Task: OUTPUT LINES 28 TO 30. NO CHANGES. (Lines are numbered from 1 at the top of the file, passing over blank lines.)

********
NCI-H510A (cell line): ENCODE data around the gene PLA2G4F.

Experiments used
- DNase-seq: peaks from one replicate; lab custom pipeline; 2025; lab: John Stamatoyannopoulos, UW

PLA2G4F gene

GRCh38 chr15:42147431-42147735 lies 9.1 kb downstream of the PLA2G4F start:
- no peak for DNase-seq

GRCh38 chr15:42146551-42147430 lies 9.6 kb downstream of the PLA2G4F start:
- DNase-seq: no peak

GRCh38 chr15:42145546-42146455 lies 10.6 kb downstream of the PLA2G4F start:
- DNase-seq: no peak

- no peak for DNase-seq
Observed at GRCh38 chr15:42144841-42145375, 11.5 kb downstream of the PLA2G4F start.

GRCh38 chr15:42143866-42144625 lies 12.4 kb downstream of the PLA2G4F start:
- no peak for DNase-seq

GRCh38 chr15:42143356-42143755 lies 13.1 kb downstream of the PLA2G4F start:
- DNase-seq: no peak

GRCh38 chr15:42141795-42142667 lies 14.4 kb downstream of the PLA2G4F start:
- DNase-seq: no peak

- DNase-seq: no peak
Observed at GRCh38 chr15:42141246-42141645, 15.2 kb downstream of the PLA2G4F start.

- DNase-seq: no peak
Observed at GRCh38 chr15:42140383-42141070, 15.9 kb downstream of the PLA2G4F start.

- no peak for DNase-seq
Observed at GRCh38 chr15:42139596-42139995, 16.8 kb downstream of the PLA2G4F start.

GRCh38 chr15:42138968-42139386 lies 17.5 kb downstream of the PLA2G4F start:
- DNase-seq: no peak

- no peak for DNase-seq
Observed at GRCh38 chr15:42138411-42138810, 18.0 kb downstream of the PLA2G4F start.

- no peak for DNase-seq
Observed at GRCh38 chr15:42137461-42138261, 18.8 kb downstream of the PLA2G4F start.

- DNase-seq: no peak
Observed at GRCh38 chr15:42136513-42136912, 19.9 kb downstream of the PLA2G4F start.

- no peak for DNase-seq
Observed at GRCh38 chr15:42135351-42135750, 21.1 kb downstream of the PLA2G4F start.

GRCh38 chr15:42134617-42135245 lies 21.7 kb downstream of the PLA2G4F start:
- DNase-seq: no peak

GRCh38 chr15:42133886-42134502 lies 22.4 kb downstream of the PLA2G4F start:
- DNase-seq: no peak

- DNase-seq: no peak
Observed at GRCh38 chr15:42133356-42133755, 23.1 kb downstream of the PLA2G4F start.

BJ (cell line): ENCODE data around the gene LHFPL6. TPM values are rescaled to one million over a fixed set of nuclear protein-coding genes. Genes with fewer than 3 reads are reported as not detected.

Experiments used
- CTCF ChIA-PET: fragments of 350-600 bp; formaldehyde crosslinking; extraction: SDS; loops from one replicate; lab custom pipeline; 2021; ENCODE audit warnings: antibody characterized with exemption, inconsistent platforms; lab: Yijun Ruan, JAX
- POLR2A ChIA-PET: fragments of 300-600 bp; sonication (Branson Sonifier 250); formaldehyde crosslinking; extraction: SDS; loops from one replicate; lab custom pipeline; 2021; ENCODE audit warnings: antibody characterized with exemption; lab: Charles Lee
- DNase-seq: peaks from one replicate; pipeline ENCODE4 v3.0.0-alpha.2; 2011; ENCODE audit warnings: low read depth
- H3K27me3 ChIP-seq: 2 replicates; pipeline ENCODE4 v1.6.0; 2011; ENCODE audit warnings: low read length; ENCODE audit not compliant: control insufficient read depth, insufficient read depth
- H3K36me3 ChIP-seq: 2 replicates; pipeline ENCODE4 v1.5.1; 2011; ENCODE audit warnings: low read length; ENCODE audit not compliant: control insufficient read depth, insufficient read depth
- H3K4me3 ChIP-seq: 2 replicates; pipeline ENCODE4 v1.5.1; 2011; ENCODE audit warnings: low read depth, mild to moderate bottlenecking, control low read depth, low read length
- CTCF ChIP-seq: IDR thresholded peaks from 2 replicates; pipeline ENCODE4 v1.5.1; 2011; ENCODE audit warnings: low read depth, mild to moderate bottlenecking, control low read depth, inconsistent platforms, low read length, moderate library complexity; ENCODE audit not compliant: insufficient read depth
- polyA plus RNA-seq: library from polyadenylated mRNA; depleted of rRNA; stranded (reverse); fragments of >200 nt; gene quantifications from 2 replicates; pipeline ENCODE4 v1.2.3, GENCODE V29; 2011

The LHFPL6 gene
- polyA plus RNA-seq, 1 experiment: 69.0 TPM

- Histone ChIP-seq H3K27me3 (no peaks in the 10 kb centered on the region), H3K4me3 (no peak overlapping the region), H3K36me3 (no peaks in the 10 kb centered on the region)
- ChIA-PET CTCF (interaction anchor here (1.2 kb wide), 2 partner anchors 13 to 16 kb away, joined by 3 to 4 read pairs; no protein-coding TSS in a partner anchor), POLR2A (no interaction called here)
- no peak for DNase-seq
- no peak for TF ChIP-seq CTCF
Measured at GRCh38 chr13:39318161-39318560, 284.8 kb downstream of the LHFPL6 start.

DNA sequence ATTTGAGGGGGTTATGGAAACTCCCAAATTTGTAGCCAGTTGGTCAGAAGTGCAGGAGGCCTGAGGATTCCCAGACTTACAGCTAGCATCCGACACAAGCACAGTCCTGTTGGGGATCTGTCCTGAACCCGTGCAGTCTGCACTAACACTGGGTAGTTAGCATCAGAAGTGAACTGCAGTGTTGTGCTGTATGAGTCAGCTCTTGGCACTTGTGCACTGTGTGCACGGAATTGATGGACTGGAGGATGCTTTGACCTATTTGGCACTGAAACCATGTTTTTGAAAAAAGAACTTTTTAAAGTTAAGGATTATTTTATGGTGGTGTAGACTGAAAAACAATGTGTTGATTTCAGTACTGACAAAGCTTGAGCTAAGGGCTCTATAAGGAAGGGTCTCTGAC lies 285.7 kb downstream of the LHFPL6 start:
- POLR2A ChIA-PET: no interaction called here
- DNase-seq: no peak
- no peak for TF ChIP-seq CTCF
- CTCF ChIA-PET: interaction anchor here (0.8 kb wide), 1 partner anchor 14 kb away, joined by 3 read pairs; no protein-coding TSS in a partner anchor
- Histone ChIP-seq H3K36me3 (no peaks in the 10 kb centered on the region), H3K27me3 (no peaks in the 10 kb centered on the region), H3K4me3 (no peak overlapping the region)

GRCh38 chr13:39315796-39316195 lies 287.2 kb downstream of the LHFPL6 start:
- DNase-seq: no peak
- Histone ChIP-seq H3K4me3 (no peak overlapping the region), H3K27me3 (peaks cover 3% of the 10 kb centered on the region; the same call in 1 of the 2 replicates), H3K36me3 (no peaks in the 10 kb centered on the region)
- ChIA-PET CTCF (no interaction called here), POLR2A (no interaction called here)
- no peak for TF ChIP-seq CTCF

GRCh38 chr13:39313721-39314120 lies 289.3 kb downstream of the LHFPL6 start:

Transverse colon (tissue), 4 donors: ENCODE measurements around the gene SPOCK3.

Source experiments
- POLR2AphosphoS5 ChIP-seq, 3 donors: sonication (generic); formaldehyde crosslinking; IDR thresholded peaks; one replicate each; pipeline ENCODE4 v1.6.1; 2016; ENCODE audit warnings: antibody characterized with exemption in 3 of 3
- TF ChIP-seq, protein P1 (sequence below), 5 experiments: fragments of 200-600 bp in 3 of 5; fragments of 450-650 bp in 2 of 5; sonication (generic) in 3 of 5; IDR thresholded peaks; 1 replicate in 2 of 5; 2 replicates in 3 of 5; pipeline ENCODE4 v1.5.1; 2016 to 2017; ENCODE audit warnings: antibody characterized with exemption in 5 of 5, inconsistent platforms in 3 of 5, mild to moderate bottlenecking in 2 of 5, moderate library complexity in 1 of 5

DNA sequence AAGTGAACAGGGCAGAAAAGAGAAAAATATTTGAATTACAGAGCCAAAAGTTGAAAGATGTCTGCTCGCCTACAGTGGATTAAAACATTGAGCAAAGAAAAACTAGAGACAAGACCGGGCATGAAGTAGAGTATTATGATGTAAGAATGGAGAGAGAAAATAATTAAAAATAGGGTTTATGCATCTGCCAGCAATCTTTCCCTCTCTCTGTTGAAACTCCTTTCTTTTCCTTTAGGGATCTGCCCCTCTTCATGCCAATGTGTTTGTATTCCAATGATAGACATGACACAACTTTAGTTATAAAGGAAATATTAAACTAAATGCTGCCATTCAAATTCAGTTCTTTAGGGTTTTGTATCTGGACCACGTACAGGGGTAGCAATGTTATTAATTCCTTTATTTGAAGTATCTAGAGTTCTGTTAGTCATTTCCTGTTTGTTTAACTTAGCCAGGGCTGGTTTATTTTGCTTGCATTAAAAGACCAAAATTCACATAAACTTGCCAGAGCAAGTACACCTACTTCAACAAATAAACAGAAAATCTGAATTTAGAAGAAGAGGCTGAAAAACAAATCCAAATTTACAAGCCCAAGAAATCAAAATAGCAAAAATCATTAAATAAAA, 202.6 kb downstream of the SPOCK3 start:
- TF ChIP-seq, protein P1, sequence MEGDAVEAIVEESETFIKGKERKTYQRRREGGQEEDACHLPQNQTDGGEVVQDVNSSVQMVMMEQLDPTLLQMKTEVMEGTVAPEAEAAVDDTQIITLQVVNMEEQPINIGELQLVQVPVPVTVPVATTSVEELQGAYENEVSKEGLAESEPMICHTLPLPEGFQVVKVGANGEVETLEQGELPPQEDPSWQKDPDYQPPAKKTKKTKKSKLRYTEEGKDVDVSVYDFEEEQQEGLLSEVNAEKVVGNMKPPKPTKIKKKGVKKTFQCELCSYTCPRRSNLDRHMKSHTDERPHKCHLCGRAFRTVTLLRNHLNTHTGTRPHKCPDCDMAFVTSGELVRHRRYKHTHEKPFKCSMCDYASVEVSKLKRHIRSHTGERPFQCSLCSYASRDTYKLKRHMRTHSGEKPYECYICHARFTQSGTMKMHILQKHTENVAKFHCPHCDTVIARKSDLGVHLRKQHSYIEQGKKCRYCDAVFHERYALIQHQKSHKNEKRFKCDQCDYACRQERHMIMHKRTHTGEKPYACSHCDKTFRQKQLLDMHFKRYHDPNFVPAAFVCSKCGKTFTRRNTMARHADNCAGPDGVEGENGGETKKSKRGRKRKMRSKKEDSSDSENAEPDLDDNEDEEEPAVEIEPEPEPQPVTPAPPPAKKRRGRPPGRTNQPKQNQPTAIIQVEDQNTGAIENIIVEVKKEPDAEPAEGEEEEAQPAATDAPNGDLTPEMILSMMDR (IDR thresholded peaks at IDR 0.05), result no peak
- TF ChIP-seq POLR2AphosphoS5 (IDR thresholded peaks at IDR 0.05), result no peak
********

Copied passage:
Observed at GRCh38 chr15:42138411-42138810, 18.0 kb downstream of the PLA2G4F start.

- no peak for DNase-seq
Observed at GRCh38 chr15:42137461-42138261, 18.8 kb downstream of the PLA2G4F start.